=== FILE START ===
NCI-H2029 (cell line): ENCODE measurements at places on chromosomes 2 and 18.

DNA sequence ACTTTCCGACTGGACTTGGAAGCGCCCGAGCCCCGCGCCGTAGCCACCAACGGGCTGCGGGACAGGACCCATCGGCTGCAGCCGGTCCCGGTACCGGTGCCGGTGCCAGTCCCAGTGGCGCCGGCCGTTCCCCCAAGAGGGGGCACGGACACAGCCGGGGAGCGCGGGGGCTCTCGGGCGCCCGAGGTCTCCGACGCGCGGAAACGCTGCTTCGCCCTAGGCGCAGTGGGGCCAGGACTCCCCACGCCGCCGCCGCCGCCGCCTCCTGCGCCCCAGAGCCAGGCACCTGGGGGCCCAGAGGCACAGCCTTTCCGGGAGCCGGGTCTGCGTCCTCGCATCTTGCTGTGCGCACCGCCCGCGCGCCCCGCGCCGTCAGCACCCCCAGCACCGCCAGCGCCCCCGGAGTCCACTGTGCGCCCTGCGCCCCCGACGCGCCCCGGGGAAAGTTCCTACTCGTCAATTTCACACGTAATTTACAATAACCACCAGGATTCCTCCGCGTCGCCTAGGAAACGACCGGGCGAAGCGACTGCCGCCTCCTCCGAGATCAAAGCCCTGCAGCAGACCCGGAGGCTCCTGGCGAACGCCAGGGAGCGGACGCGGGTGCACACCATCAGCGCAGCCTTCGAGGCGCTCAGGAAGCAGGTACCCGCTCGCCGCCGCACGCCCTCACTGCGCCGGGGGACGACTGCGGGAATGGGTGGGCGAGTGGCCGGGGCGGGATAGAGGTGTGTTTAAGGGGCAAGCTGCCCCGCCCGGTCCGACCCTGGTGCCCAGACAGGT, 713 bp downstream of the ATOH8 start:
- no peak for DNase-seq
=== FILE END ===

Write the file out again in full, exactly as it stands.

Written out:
NCI-H2029 (cell line): ENCODE measurements at places on chromosomes 2 and 18.

DNA sequence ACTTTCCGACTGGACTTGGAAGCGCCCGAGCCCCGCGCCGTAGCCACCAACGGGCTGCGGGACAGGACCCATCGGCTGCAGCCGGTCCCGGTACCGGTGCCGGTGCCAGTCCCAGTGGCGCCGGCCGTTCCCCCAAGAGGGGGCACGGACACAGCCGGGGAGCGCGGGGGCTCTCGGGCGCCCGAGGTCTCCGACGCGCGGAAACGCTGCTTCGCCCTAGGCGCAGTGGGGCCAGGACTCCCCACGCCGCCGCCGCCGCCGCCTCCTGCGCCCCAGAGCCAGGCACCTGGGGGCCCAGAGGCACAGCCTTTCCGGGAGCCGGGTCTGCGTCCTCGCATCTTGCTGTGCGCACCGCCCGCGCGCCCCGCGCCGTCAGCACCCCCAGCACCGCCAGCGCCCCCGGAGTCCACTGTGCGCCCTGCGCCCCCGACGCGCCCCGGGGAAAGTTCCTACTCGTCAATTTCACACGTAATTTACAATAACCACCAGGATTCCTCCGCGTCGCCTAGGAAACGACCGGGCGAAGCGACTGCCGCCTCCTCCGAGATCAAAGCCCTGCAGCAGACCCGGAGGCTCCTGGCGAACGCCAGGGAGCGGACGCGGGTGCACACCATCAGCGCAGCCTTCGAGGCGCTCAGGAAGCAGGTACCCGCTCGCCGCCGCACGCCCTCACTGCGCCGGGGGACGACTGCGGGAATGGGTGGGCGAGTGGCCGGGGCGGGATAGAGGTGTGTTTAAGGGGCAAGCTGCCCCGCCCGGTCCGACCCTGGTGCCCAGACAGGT, 713 bp downstream of the ATOH8 start:
- no peak for DNase-seq